We will get to Heaney in a second, but first a little background on DeSclafani, who was acquired in the mega deal in November 2012 with the Blue Jays that sent players like Jose Reyes and Mark Buehrle north of the border. In fact, he was considered a throw-in to a deal that brought Adeiny Hechavarria, Jake Marisnick, Justin Nicolino and Henderson Alvarez to Miami.

The former University of Florida hurler and 2011 sixth-round pick is 3-4 with a 4.19 ERA and 1.28 WHIP in eight starts for Jacksonville this season. The scouting report on the right-hander is that he's aggressive on the mound and feeds off his fastball. The scouts feel he could succeed as a middle-to-back-of-the-rotation arm in the majors because he's durable, has three quality pitches and good command. But the scouts also feel he might be better suited in the bullpen, even as a future closer.

Had the Marlins not signed Wolf, then DeSclafani might have been worth a flier in deeper formats, primarily NL-only. Still, Heaney remains the Marlins' pitching prospect worth stashing because of his potential to be an impact arm. Wolf could just be keeping the rotation spot warm until Heaney passes Super-2 status, which usually happens in June.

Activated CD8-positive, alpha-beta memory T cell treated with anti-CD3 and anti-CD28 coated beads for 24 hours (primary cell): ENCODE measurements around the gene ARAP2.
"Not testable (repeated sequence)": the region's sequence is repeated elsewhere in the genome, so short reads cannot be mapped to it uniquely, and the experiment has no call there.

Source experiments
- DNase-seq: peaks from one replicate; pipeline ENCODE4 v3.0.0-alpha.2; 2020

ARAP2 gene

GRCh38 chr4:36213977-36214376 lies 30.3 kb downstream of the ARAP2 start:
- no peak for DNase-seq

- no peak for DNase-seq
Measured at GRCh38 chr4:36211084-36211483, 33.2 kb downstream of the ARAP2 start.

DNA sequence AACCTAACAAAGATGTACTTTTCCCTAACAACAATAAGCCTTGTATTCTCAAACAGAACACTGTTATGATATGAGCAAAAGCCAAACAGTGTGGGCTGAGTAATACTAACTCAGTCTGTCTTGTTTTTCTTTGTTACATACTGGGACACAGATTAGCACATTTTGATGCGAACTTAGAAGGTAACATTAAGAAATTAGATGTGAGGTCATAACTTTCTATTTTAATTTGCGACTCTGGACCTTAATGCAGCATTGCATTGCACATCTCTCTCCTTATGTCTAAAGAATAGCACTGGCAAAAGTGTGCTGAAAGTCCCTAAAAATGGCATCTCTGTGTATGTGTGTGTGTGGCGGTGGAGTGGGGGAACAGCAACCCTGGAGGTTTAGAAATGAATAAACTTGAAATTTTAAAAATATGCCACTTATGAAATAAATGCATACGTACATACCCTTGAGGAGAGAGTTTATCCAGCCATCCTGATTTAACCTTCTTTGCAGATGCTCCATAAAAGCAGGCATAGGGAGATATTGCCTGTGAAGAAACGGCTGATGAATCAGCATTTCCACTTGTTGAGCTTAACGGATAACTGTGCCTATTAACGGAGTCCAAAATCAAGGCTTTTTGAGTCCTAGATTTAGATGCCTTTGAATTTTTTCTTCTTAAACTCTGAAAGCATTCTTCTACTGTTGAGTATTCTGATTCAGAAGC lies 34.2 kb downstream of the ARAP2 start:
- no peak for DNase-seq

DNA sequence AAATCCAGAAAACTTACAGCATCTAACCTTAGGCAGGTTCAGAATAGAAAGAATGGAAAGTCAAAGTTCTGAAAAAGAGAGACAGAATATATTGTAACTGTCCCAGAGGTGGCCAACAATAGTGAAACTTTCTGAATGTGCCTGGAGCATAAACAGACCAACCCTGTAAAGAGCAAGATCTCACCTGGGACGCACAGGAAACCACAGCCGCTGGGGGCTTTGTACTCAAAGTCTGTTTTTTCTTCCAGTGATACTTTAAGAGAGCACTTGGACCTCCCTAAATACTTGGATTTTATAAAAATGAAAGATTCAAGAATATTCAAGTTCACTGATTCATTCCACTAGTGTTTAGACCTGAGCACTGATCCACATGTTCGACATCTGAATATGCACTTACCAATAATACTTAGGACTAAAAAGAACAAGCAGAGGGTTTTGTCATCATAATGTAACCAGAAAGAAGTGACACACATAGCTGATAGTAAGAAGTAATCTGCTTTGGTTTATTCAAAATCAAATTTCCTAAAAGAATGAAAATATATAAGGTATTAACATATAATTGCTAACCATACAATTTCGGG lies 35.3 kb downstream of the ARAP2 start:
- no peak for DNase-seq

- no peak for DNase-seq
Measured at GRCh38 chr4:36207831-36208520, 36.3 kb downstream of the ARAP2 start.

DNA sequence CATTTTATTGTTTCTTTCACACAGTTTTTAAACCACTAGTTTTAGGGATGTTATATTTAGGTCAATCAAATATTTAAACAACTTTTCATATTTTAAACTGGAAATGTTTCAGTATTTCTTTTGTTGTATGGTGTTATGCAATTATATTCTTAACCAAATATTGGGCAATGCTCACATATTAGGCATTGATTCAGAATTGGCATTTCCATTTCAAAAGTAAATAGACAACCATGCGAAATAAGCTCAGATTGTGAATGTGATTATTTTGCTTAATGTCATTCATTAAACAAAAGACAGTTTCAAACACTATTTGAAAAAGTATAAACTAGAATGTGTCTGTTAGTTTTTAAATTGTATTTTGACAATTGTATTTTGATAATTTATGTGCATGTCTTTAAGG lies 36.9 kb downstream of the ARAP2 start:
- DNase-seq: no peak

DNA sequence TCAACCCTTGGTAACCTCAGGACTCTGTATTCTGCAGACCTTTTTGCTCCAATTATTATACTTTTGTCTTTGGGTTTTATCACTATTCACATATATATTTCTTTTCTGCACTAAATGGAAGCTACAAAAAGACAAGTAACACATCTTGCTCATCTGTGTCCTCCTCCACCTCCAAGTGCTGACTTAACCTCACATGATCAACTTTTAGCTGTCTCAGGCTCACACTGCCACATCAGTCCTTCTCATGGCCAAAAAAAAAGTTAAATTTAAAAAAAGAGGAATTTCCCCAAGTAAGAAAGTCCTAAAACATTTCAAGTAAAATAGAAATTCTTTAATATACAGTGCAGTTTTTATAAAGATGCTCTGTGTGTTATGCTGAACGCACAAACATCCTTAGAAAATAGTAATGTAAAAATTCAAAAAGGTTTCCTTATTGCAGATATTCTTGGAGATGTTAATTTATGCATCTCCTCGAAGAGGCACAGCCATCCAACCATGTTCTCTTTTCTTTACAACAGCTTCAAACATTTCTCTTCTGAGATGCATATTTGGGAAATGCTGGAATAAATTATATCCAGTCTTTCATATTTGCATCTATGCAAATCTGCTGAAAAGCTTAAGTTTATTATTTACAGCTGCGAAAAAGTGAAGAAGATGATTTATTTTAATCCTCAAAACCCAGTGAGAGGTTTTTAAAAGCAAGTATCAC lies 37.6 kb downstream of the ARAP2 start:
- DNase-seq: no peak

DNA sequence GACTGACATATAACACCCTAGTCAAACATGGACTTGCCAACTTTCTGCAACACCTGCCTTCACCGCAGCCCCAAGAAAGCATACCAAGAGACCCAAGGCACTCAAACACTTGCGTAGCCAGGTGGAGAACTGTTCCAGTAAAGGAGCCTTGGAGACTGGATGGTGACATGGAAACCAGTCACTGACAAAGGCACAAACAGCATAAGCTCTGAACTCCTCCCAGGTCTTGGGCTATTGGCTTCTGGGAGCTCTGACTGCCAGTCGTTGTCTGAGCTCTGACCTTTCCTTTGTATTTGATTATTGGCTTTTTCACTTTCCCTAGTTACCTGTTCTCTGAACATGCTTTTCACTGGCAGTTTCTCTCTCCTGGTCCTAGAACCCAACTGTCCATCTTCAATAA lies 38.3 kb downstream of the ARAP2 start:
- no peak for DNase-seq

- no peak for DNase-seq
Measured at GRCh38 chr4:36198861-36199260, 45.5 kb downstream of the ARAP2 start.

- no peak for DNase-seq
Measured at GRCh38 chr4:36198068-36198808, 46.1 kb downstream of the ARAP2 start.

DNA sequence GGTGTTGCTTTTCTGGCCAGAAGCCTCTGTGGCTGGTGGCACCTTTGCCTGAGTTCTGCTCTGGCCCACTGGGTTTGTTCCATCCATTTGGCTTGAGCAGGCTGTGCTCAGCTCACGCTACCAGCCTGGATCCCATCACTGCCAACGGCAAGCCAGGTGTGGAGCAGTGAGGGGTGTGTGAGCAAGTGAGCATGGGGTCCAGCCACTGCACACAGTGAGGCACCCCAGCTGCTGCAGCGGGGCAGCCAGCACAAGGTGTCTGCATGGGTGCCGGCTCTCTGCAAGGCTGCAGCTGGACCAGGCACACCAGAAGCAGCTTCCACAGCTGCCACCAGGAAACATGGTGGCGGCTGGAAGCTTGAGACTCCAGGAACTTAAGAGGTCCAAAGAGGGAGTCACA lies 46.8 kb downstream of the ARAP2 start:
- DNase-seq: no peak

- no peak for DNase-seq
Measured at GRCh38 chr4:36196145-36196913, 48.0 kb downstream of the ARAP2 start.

The left-handed pitching prospect and 2012 first-round pick (ninth overall) is a dominant force on the hill, much like Fernandez. He has a 2.25 ERA and 1.12 WHIP in his career (168 1/3 innings). He is striking out 8.6 batters per nine innings, and the scouts suggest he makes it look easy on the hill. He has two plus pitches (fastball, slider) and his changeup also keeps hitters off balance.

Heaney projects as a top-of-the-rotation arm and seems like the perfect replacement for Fernandez, who had no starts above high Class A before he surprisingly joined the rotation at the start of the 2013 season.

Manager Mike Redmond said this spring Fernandez's promotion "was a different set of circumstances," referring to the rash of injuries the rotation suffered in the spring of 2013. He added the Marlins had "more depth" this season and the team didn't feel like it had to push Heaney (per MLB.com).

We've seen a lot of big time prospects get early calls to the majors this season, including George Springer, Rougned Odor and Rafael Montero. Heaney should be hearing his name called at some point -- hopefully in June -- so if you can afford to clear a bench spot, he could be worth the wait. We can only hope Heaney has a similar impact to what Mets starting pitcher Matt Harvey did following his promotion to the majors in 2012.

Hak-Ju Lee, SS, Rays
Affiliate: Triple-A Durham
2014 stats:.180/.293/.220/.513, two doubles, no home runs, three RBI, four runs, eight walks, 13 strikeouts and two stolen bases in 17 games